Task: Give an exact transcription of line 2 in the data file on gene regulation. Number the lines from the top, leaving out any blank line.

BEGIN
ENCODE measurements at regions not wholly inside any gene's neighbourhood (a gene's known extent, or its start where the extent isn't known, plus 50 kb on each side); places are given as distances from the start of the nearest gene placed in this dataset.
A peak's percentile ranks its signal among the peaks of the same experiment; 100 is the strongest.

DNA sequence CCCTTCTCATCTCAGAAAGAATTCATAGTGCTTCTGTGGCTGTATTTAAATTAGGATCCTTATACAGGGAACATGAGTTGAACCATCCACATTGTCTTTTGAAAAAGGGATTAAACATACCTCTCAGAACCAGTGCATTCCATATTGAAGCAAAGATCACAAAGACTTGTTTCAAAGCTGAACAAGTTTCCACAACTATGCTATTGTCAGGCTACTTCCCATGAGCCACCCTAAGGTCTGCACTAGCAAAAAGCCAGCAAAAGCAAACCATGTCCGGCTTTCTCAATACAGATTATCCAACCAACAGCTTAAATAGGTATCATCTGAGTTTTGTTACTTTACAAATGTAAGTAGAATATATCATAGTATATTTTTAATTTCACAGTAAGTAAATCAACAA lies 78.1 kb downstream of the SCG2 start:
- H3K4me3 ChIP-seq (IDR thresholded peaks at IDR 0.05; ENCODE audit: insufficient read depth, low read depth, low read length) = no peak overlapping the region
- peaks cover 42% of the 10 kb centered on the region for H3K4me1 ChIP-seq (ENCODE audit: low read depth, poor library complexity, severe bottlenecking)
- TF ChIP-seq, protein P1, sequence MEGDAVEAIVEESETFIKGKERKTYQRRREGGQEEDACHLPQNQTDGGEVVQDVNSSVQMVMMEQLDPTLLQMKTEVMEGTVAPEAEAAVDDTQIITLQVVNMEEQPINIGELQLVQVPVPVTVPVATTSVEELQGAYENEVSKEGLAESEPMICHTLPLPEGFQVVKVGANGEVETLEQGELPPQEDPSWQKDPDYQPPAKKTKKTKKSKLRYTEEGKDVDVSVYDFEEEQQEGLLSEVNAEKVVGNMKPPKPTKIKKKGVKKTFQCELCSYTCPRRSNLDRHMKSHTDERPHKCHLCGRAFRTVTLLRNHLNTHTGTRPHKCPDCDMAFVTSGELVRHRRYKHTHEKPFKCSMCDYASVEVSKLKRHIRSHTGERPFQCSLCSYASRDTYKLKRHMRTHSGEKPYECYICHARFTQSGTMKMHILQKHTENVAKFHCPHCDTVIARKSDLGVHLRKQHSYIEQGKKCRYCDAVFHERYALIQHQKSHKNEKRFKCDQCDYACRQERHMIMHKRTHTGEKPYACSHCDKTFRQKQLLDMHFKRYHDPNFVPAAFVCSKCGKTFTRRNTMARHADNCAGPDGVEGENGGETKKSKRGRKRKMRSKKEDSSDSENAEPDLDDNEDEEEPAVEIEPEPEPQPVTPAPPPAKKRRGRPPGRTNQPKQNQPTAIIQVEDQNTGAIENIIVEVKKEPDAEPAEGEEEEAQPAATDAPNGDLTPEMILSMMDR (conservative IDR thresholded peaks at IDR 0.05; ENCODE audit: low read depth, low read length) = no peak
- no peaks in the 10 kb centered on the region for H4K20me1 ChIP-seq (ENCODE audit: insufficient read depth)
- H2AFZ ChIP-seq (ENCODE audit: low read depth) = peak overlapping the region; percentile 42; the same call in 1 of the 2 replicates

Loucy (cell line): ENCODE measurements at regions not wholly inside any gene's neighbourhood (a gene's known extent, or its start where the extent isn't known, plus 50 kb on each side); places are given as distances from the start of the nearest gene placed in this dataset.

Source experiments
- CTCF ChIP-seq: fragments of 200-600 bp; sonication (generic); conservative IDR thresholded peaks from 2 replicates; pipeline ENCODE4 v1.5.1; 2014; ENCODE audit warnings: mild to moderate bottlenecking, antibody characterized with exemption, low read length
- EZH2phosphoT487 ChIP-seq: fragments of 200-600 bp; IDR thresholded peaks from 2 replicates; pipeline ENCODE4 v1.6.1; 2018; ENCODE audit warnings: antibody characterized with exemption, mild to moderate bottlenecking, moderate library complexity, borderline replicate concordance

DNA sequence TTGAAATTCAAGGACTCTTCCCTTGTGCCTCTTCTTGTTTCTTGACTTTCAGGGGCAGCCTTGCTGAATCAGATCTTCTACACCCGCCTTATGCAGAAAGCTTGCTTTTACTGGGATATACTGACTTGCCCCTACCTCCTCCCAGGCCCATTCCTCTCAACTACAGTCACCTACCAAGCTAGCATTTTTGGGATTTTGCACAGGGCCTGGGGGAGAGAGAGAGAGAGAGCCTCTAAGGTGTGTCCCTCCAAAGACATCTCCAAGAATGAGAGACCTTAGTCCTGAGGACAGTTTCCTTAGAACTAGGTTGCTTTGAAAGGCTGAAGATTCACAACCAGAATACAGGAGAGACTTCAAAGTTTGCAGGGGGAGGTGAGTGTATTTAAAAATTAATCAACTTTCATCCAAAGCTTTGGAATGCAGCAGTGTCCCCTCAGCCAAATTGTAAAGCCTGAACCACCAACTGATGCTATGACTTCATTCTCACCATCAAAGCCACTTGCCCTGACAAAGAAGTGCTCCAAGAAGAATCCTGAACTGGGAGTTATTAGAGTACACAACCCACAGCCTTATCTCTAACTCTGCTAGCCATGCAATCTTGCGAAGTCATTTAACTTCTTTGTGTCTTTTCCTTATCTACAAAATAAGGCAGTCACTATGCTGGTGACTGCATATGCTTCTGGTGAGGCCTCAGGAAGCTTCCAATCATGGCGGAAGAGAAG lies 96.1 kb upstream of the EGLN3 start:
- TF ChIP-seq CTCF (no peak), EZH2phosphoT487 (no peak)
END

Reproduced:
A peak's percentile ranks its signal among the peaks of the same experiment; 100 is the strongest.